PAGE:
For most of us, the first response to pain is to close up, hunker down and grow an impenetrable shell. Only that never works. The pain persists and grows under our defenses. Sooner or later, it breaks out in new ways, often through physical disease.
Was I just lucky that my defenses were never all that impenetrable? That the pain broke through with such persistence that each strategy to cope by not feeling soon failed? Maybe my pain was just bad enough that I had no choice but to keep seeking. I don't know, but I feel lucky.
The practice of opening to and accepting all of yourself takes a lot of courage. Desperation for physical, emotional and relational relief has been the fuel my courage required.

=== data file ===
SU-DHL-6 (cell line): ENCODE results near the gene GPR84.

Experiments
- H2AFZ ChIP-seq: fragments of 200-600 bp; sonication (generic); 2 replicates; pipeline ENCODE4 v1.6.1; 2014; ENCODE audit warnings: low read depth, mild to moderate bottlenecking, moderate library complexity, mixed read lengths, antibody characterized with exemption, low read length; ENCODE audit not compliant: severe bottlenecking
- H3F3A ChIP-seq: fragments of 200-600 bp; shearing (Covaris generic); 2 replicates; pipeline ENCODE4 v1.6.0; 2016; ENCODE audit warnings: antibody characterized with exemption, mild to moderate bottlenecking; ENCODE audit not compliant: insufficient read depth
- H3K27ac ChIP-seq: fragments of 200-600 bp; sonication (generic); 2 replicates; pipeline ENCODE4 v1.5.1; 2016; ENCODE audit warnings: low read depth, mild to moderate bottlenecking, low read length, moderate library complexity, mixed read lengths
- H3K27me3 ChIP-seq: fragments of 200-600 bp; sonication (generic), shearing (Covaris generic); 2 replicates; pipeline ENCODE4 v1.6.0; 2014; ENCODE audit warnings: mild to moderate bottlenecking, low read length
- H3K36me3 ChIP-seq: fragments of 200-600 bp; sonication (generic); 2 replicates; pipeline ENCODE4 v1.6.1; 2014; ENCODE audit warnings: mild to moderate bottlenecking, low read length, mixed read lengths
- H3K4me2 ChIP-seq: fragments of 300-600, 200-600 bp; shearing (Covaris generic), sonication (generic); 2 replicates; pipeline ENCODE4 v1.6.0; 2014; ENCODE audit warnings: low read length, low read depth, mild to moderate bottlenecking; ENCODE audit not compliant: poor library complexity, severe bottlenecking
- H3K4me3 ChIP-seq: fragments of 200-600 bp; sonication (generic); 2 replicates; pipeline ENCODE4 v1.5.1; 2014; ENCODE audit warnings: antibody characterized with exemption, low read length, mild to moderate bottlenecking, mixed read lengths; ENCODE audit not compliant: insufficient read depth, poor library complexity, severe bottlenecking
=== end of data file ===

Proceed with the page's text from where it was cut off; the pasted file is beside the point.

I sought help and I found it - so many teachers, companions and guides. I have also been the teacher, companion or guide for others.
Because this work develops what Buddhists call a vulnerable heart - what the old, Christian monastics called humility. Once you have practiced loving acceptance of all of yourself - the fine, shiny bits and the jagged, gunky bits - it is not so hard to be open and present to others. That kind of nonjudgmental listening to others provides great healing that is badly needed in the world.
So the seemingly selfish pursuit of relief ends up serving everyone.
And that is the point - a point well worth any number of pain-filled, sleepless nights. I know. I have 40 odd years of 'em to my credit.